I’m not defending the intellect of Liz Truss but I do think it’s fair to accept that people are allowed to change their minds. On the other hand, it would make a welcome change for the leader of the country to have a central core of beliefs, based on a moral sense of fairness, displaying a fundamental understanding of the distinction between right and wrong.
On the other hand, Liz Truss doesn’t change her mind because she changes her beliefs. She has no beliefs other than in her own ambition. Andrew Rawnsley put it like this. “To keep up with Liz Truss’s journey, you have to be able to run fast. She is the anti-ideologue. The anti-conviction politician. Not so much a set of ideas looking for their natural home as vaulting ambition in search of some ideas. Any ideas. If you don’t like hers, she’s got some others.” John Crace said “Liz Truss is capable of reinventing herself almost at will. And it just so happens that every time she needs some new ideas, she comes up with a set that exactly mirrors those that are needed to enable her to rise still higher in the Tory party. It’s one hell of a coincidence. Imagine one person having that much luck. It’s almost as if she doesn’t believe in anything at all. The ultimate shapeshifter. ‘Tonight, Matthew, I will be whatever you want me to be.’”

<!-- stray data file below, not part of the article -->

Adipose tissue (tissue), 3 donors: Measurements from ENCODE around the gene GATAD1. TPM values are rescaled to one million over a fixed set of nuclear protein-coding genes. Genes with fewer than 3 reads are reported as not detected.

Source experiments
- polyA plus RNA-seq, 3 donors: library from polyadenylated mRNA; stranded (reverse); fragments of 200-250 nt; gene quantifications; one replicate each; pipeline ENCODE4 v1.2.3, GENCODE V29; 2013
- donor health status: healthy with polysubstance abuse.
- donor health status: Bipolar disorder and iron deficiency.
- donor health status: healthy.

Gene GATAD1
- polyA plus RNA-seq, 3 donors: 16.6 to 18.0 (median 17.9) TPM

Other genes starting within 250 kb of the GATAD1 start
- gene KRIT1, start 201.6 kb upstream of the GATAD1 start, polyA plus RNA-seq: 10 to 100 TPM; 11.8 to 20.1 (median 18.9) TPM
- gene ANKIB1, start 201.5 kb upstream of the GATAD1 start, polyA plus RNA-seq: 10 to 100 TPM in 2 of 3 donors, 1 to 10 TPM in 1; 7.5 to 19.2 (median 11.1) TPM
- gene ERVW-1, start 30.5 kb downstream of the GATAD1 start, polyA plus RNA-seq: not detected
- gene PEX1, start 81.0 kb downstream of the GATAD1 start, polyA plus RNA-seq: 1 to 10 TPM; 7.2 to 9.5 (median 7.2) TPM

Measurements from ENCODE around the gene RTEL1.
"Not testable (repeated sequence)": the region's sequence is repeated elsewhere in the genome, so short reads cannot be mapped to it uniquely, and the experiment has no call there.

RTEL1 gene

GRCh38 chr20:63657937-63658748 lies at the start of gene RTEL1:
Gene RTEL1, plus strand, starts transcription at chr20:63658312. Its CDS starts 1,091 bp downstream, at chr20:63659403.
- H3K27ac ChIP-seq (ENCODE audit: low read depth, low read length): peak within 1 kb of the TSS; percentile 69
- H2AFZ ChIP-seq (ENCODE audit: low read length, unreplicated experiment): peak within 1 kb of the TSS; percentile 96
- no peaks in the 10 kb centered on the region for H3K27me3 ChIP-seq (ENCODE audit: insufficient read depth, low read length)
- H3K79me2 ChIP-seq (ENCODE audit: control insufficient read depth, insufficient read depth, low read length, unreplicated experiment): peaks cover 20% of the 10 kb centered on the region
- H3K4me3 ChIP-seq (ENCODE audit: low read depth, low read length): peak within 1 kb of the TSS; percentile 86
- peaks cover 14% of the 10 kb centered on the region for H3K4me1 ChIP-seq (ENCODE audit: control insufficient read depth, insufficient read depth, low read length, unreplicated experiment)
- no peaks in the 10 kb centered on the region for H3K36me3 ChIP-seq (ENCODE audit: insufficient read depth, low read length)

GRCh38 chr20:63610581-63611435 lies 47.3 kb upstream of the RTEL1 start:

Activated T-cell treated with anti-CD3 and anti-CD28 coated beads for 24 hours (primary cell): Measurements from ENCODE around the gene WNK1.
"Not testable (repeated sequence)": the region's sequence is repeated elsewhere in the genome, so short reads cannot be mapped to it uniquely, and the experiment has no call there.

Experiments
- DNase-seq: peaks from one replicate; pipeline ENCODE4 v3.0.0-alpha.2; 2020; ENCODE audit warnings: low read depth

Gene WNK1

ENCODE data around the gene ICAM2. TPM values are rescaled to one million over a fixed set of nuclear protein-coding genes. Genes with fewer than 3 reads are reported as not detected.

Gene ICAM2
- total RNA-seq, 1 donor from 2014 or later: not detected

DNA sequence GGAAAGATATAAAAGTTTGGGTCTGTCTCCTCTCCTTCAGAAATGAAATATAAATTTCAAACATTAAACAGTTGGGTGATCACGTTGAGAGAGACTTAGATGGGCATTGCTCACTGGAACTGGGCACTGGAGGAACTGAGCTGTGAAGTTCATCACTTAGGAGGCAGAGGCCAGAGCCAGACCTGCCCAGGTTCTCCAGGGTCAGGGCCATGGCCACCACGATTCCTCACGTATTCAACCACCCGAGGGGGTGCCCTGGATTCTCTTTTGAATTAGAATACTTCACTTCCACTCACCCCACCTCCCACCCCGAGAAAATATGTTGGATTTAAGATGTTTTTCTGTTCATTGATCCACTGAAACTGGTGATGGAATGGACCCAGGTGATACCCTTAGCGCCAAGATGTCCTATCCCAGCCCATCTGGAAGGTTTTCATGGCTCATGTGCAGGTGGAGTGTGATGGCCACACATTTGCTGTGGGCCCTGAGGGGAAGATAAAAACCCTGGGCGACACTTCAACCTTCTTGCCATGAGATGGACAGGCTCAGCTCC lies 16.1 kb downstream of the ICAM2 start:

So to paraphrase Eddie Mair, people can change their minds but only if they have some core beliefs. Maybe Liz Truss changed her mind about BREXIT when she saw the good it was doing.
Neil Young has recorded some spectacular songs with Crazy Horse. “Down By The River”, “Cortez The Killer”, “Like A Hurricane” and “Fuckin’ Up” are some of my favourites, mainly because of the space that Crazy Horse give Neil Young to emote so dramatically on his lead electric guitar. “Change Your Mind” from “Sleeps With Angels” is equally impressive and, at over 14 minutes long, it is longer than the other songs mentioned. There are four dazzling guitar solos, hovering over a sedate tempo in which Ralph Molina’s drums are perfectly in synch with the style and rough beauty of the song. The lyrics aren’t really relevant to Liz Truss in the slightest. Whereas she changes her mind to court popularity and I changed my mind in 1995 to try out a new career, Neil Young advocates that when the world is too much for us, we should seek the love of those closest to us in order to help us gain a different perspective. To help us change our minds.